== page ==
‘If a shy, gay man born in a Bombay chawl can see this fame, anyone can’

WENDELL Rodricks’ inspirational personal arc and disciplined engagement with his craft make his autobiography an engrossing read. The 52-year-old fashion designer discusses The Green Room with Ajachi chakrabarti.

Wendell Rodricks
Wendell Rodricks

When does one decide that it’s time to write a memoir?
I thought I’d write an autobiography later, maybe 10 years from now, but the opportunity presented itself. Other designers are doing retrospectives, and I was pompous enough to think a book would be more cerebral. I was worried that some things that were being perpetuated about me would go down in posterity. If I am truthful, accept all my flaws as well as my victories, and state it without getting emotionally involved with myself, I could guard against self-indulgence. There were moments when I was skating on thin ice because I spoke about every collection I did. That was a slight indulgence.
Is this your personal story or a history of fashion?
At least a quarter of it is about the fashion industry. I wanted to tell a story of inspiration. Throughout my career, I’d come home and say, “Pinch me, I’m dreaming.” If I, as a shy, stuttering, gay man born in a Bombay chawl could see this fame, anyone could.
Is the perception of fashion as an industry ruled by egos and scandals accurate?
I have seen the real Page 3. But then I go to a party in my village, and there’s a rich person showing off his car, and an auntie from the Gulf doing her thing. Fashion and cinema get a spotlight because of the spotlight they already have. There’s talk about cocaine in the fashion industry, but there is cocaine among bankers, corporations and the media. Every profession has the same cast of characters.
How has Goa affected your sensibilities, your method?
If not for Goa, I wouldn’t be able to give this country minimalism, or resort wear, or eco-friendly clothes. It was Goa that gave me that inspiration, as a result of being close to nature and being with people who did not care where I came from. In fact, my staff had no idea I was famous till they saw me in the papers. But it didn’t affect them. That is what Goa gave me: a very real life devoid of flattery and sycophancy.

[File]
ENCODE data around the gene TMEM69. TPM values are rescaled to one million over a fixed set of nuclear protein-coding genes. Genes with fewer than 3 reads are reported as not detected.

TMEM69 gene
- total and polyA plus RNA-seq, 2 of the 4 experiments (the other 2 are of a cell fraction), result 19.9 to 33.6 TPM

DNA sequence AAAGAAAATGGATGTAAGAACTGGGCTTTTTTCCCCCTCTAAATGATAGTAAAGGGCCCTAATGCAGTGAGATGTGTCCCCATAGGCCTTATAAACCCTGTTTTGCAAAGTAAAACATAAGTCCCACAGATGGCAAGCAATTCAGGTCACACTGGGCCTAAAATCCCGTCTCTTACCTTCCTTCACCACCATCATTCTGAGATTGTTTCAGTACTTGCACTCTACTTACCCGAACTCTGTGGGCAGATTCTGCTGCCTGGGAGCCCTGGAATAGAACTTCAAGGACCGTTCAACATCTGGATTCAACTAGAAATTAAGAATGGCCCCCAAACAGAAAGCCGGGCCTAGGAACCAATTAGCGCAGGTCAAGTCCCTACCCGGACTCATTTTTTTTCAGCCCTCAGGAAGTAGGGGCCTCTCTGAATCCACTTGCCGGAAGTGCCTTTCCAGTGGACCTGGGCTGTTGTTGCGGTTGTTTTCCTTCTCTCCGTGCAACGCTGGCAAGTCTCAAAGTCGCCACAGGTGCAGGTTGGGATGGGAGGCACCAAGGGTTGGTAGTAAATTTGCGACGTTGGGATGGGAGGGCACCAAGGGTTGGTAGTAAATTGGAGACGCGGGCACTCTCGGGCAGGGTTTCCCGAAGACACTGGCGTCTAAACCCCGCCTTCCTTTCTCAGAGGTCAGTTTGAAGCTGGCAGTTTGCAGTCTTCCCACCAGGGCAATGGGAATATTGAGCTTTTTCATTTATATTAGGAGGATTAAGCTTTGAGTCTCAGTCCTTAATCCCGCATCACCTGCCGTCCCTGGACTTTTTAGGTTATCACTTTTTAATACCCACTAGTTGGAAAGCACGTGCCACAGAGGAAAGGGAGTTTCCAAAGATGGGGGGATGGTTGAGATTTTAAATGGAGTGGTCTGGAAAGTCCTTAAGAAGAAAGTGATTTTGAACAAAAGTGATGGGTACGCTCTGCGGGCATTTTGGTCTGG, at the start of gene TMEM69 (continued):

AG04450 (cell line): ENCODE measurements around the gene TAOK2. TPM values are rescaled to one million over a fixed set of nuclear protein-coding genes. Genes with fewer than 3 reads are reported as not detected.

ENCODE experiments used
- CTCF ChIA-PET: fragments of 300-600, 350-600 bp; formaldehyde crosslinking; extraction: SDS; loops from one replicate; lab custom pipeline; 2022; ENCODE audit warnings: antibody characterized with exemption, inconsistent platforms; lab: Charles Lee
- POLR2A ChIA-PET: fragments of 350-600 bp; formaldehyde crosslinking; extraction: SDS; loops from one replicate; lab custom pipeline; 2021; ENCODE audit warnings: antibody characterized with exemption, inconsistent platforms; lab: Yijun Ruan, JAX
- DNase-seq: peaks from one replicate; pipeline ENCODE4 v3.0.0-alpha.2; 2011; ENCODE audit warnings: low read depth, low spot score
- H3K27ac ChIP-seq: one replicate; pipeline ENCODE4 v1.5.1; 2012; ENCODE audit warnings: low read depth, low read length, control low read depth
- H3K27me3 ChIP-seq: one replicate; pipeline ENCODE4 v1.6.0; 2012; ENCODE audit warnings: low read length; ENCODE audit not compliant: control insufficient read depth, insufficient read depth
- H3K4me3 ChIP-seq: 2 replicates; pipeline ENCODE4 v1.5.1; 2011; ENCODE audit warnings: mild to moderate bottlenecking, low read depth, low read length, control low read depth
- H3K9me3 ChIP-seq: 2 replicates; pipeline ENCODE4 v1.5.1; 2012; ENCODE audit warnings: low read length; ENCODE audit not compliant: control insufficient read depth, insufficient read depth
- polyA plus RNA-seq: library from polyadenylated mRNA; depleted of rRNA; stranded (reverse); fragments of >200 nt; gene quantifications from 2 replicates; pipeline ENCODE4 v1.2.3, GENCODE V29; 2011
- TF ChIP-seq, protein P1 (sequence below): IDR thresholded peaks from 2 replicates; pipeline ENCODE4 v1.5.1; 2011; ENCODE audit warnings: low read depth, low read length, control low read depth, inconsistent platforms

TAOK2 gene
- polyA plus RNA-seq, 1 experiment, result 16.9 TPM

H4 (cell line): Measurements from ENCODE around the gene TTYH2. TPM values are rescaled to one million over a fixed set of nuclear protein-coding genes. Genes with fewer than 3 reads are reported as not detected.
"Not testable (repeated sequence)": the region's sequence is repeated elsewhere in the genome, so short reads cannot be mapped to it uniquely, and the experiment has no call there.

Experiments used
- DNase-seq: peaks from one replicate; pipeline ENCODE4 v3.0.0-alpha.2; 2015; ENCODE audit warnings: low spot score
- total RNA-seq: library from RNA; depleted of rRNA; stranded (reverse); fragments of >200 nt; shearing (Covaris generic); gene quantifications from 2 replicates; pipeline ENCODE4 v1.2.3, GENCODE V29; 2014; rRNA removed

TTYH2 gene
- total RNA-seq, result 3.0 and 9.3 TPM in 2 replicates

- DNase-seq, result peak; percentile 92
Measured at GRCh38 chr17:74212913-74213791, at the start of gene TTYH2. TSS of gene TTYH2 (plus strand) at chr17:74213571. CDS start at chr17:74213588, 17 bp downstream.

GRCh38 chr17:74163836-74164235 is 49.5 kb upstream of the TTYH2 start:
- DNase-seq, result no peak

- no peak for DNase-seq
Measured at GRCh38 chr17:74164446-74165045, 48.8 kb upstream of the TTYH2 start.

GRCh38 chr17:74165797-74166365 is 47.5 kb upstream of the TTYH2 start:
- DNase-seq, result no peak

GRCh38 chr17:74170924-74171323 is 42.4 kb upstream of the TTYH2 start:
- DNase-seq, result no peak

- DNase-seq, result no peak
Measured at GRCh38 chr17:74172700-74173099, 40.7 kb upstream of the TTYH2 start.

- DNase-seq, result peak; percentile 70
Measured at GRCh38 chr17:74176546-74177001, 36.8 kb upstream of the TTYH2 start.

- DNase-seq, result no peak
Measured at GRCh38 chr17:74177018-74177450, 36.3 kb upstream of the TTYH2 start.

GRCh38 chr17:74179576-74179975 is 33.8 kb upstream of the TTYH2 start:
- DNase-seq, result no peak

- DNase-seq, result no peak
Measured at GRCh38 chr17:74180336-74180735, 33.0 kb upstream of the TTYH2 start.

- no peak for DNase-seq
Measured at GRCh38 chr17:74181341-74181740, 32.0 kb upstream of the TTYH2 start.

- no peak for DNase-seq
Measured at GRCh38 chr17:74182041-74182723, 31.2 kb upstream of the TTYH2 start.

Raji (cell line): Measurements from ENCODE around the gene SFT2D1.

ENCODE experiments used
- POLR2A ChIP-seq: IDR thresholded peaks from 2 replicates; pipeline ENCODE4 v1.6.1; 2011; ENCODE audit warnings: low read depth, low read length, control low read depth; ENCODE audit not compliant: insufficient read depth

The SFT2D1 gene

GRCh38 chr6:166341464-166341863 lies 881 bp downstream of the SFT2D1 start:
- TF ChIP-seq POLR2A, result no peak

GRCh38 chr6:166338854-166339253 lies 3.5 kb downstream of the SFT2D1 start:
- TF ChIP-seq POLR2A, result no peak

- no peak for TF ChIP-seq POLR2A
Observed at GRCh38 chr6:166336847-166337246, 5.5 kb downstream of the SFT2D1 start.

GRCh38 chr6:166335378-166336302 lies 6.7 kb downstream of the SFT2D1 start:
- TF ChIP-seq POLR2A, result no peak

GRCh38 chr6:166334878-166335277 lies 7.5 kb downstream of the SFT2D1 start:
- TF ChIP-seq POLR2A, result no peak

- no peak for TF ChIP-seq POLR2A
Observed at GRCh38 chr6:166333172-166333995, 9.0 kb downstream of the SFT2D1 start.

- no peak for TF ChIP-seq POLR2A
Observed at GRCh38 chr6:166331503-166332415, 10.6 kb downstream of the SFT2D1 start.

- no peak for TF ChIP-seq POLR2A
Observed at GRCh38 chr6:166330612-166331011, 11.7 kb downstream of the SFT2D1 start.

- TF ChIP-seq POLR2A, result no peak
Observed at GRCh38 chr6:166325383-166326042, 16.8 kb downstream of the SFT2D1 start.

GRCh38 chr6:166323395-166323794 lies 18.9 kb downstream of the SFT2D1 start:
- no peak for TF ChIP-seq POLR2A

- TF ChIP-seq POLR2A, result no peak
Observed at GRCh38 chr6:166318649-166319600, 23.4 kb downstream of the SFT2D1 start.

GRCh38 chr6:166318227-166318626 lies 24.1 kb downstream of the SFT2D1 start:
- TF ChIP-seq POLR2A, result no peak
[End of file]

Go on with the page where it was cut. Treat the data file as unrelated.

THE GREEN ROOM Wendell Rodricks Rupa & Co  380 pp; Rs 595
Wendell Rodricks
Rupa & Co
380 pp; Rs 595

Your book talks about your partner Jerome, but doesn’t discuss the struggles of coming out.
That’s because I did not have any struggles. I was honest with my family from the beginning. When I introduced them to Jerome, they accepted him because he is a solid person. If I had an outing of sorts, it was Shobhaa Dé writing about it. That spooked my family. They were fine with the larger family knowing, the colony knowing, all of Mahim knowing, but suddenly going out into the public arena was a shock.
You are planning to write a textbook on cutting cloth.
You see students trying to cut a garment, they are going crazy because it is based on this obscure method that requires a lot of mathematical calculation, and all fashion designers are terrible at math. I can throw a pair of scissors to barely half a dozen designers today who will be able to cut a garment in 10 minutes. Indian tailors have a method in their head and they cut in a certain way, but if you ask them what that method is, they won’t be able to tell you. I’ve stumbled upon a formula. If you watch me cut in that method, even you’d be able to cut clothes.
Why isn’t the fashion industry thinking about techniques and disseminating them?
They’re too busy making money (laughs). I think there is a lot of scope for research, if the various levels of this industry come together on one platform. If I could write a book like Moda Goa, I’m sure other designers can do a better job with their states. Nobody can do Kolkata better than Sabyasachi (Mukherjee) and no one can do Kashmir better than Rohit Bal. The problem is that like everything else in India, there is very little R&D. We need to constantly update our syllabus.